The Revolutionary War Reenactment Group set up an 18th-century military camp with crafts and occupations of the period and recreated the life of the colonial militiaman and his family for visitors.
The encampment featured spinning, cooking, and other colonial crafts.
Originally formed in the 18th century to defend the town of Lebanon, Connecticut, in 1775 at the beginning of the American Revolution, the Lebanon Militia Company saw service at Breed’s Hill and the Battle of Boston.
A colonial militia operated like an army but its members were not professional soldiers and did not wear uniforms. Colonial militia laws required every able-bodied male citizen to participate and to provide his own arms. These men composed the bulk of the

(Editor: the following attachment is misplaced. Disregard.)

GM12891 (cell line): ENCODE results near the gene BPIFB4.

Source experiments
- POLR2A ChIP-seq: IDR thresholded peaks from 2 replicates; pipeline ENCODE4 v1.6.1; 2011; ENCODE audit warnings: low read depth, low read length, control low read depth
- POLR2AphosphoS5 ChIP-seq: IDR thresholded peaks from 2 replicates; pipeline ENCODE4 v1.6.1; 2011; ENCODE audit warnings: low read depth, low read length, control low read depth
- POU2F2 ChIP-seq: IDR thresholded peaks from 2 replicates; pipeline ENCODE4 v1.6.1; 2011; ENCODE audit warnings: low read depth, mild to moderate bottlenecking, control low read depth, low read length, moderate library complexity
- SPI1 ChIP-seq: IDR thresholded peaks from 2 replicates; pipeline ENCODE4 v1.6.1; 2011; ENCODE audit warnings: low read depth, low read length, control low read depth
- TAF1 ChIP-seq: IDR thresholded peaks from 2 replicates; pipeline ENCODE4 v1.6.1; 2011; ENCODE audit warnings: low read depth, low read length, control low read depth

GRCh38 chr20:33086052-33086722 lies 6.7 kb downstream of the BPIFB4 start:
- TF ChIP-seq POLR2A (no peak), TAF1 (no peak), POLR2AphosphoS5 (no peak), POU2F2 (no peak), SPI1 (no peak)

armies that eventually won independence.
The Lebanon Towne Militia was disbanded in 1776, with some members becoming part of the 6th Company of the Continental Line, and others supporting the war from their farms.
The members of the group provided visitors with interesting and detailed answers to all of their questions and everyone walked away with a better understanding of the time period and bits of information, some of which took them by surprise.
The Historical Society provided bus transportation from High Plains Community Center to the Bryan-Andrew House, but sadly, only about 50 people came out to the site.
Perhaps if the Militia is available again in the fall more people will come out. It was a wonderful experience, very interesting and educational, not boring or stuffy whatsoever. This group is great!